Sarawak group calls for independence
KUCHING – A civil society group in Sarawak has called for the state to separate from Malaysia.
- Published: 22/01/2013 at 03:19 PM
- Newspaper section: breakingnews
The Movement for Change, Sarawak (MoCS) claims an ongoing debate about the use of the word "Allah" in the Malay-language Bible in Peninsular Malaysia has caused concern in Sarawak and Sabah, the two Malaysian states on the island of Borneo.
The group’s leader says he can’t think of any reason for Sarawak to remain part of Malaysia, following comments by MP Ibrahim Ali, calling on Muslims to burn the Bible.
“We, Sarawakians, want no part in this heated quarrel over the Allah issue. The people of Sabah and Sarawak have no religious or racial problems and we don’t wish to be contaminated with ‘religious poison’,” Francis Paul Siah said in a statement, reported by Free Malaysia Today.
Mr Siah said Sarawakians are a different breed and “our racial and religious harmony is genuine, unique and not hypocritical”.
“On these two fronts, the people of West Malaysia could take a cue from us. But would they?” Siah asked.
Mr Ibrahim, founder and leader of the Malay rights group Perkasa, last Saturday called on Muslims to torch Malay versions of the Bible containing the word “Allah” or other religious Arabic words.
Mr Siah said Mr Ibrahim had been allowed to go “scot free”, despite his inflammatory comments.
“How can any Malaysian, let alone government leaders, with the right sense of mind continue to tolerate the likes of Ibrahim and his Perkasa group?” asked Mr Siah.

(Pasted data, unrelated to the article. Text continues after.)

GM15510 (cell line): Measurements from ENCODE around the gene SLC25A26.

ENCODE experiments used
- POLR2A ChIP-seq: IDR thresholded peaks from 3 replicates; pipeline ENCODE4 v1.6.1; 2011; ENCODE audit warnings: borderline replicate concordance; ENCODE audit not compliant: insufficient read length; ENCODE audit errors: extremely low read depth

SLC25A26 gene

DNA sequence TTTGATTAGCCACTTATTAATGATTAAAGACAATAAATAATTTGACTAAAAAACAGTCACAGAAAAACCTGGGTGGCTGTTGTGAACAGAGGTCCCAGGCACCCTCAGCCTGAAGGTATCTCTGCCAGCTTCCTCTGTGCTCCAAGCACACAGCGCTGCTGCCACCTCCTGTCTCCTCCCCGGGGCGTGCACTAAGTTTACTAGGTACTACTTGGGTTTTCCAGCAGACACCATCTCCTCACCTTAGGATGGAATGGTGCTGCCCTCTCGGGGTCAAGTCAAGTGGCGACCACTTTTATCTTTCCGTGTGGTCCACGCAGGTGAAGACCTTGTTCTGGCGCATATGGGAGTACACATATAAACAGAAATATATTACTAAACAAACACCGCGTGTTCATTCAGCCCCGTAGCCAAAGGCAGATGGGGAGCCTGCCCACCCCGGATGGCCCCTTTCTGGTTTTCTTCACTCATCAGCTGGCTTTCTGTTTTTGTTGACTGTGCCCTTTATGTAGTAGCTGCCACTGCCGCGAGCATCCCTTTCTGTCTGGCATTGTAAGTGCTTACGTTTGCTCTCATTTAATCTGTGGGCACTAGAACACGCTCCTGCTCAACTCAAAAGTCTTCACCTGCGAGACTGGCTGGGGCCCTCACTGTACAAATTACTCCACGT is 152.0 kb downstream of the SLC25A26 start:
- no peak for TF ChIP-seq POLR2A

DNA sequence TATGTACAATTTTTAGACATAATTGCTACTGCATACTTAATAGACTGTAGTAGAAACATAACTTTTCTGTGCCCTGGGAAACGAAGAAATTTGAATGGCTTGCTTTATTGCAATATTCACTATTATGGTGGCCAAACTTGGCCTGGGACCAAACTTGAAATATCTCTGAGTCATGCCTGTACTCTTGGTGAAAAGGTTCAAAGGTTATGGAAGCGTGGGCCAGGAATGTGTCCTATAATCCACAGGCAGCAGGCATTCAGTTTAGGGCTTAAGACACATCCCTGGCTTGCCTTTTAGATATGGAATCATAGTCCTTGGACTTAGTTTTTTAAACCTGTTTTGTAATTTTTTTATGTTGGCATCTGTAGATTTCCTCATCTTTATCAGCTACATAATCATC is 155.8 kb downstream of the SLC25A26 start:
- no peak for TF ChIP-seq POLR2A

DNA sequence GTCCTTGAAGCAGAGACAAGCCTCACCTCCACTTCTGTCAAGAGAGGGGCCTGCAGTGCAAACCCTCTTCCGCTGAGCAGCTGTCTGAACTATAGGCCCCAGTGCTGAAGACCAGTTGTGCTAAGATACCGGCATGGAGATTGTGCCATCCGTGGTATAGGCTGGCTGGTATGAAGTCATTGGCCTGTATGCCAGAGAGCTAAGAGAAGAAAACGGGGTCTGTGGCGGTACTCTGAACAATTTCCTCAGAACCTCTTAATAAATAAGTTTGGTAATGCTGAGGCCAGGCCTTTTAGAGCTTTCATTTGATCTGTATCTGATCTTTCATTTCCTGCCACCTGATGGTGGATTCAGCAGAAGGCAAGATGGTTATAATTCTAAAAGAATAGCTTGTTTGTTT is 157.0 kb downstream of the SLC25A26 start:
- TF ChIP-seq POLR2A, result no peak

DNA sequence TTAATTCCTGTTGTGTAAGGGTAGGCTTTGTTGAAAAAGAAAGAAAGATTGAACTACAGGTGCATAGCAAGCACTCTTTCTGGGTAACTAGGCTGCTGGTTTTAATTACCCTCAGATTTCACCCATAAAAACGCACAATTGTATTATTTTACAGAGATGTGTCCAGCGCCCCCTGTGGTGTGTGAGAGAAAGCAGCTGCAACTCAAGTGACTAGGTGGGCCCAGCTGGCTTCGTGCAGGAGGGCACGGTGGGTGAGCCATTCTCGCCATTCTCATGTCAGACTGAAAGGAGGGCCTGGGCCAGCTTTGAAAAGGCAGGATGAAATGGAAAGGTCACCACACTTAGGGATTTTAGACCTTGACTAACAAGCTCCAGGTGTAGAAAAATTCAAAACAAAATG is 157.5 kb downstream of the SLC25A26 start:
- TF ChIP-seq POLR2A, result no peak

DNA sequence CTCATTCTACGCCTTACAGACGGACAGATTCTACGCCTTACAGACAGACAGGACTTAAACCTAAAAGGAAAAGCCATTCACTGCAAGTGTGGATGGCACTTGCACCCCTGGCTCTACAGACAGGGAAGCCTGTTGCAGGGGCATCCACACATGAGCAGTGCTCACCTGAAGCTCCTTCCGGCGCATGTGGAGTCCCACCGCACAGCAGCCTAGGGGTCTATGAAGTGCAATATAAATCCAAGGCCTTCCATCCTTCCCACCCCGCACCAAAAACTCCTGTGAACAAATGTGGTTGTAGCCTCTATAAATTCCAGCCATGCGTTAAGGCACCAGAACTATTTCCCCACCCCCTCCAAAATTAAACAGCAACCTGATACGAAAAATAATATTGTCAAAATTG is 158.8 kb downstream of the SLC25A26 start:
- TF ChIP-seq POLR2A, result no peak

“We are very disappointed with the prime minister for doing nothing about it. At times, we wonder whether Najib [Razak] is the prime minister of the whole nation which includes Sarawak and Sabah or only of Malaya.”
Mr Siah said that Sarawak should break away from Malaysia.
“The list is too long to detail here but as it stands today, I cannot think of one good reason why Sarawak should remain in Malaysia,” he said.
Mr Ibrahim’s anti-Christian comments were also poorly received in Sabah, where the state reform party also called for a break from the Malaysian federation.
“The prime minister’s silence is good reason for Sabah to secede from the federation because past assurances for us have been reneged and violated, and that we have long felt that we are no longer defended by our own laws, by our own leaders, even by some of our kings,” Sabah STAR deputy chairman Daniel Jambun said in a statement.
Advocates for independence in oil-rich Sarawak and Sabah have long argued that both states receive a poor deal from state-oil company Petronas, arguing that they receive only a fraction of the billions generated by the industry each year.